Some hybrid car owners in California are fast approaching the day when they will be allowed to drive solo in car pool lanes.
State lawmakers passed a bill last year that gave some types of the high-mileage, low-emission vehicles access to the coveted lanes — a privilege meant to encourage drivers to buy the environmentally friendly cars.
California’s law was supposed to take effect Jan. 1 but first needed approval from the federal government. That permission was tucked into a $286 billion transportation bill Congress passed last week, meaning there is just one last strand of red tape keeping hybrids out of the high-occupancy vehicle lanes: State air regulators need to clarify which vehicles meet the mileage and emissions standards.
The policy’s supporters hope hybrids will be allowed in the car pool lanes by year’s end.
“Knowing that you’re able to drive in that car pool lane would be huge, and I think it would attract others to say, ‘Hey, I should have a car like this as well,”’ said Andrew Werts, a 31-year-old marketing director from Redondo Beach who recently sold his SUV and bought a Toyota Prius.
Not all eligible
Only two other models — Honda’s hybrid Civic and Insight — meet the eligibility standards of at least 45 miles per gallon and almost no smog-causing emissions, according to an aide to the author of California’s bill, Assemblywoman Fran Pavley, a Democrat.
California Air Resources Board attorneys are reviewing the bills to determine officially what vehicles will qualify, said spokeswoman Gennet Paauwe.
Hybrids get better mileage by supplementing gas with electricity harnessed from the engine during braking and coasting, but some are more efficient than others.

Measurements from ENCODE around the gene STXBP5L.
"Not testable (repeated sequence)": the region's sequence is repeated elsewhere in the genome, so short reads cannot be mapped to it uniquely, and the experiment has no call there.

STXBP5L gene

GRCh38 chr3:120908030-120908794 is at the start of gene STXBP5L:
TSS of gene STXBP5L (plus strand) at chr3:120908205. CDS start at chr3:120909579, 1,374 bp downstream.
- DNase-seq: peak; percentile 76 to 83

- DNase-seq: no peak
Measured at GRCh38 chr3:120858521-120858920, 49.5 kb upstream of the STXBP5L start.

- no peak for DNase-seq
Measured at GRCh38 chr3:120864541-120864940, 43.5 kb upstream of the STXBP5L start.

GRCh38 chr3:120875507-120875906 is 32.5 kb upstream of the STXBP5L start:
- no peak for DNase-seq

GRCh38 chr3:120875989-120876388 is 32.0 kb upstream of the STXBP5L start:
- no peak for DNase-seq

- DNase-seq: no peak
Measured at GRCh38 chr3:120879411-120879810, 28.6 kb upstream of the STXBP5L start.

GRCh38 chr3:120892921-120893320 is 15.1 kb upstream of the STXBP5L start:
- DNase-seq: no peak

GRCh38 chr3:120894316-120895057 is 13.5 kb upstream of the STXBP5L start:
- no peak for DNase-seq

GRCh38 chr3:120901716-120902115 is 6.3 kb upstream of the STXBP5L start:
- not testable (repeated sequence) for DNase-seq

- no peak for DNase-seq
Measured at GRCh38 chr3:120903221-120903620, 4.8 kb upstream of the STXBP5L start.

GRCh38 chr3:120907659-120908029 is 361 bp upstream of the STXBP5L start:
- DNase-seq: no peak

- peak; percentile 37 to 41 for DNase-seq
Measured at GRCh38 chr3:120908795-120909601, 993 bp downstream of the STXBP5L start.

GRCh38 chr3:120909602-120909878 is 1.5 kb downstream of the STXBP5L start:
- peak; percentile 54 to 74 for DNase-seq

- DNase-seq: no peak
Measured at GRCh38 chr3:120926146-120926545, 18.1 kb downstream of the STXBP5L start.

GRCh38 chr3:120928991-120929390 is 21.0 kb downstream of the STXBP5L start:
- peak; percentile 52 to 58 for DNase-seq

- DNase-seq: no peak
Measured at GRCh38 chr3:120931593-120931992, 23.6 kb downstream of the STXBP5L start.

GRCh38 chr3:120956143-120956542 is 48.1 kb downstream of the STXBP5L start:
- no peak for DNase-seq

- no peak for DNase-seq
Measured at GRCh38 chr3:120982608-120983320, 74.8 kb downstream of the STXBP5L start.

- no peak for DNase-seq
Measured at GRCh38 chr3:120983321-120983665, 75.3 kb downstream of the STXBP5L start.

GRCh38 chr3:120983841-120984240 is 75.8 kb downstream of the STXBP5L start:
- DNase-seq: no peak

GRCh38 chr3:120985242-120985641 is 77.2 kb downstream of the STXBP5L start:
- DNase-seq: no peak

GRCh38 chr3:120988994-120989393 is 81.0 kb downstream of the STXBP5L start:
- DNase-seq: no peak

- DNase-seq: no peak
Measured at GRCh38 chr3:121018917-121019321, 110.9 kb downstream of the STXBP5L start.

California will become the second state to allow hybrids with just one person in the car to use car pool lanes. Virginia enacted the change in 2000, and Arizona, Connecticut, Georgia and Minnesota are considering it.
In Virginia, some drivers complain that opening the door to hybrids has led to a crush of cars and slowed once-speedy commutes.
The American Lung Association of California advocates hybrids but took no stand on the car pool bill for fear it might cut car pooling and lead to more pollution.
“We were not convinced that this incentive was needed and we were concerned about the potential to slow traffic in HOV lanes and discourage people from car pooling,” spokeswoman Bonnie Holmes-Gen said.
To prevent hybrids from clogging car pool lanes, Pavley’s bill expires in 2007 and caps at 75,000 the number of hybrid vehicles that could participate. Owners would have to pay about $8 for decals identifying their vehicles as hybrids to police.
As of the end of June, there were 57,164 hybrids registered in California, though not all would be car pool-eligible, according to the Department of Motor Vehicles.
In a sign of the vehicles’ growing popularity, nearly 24,000 hybrids were registered in the first six months of this year.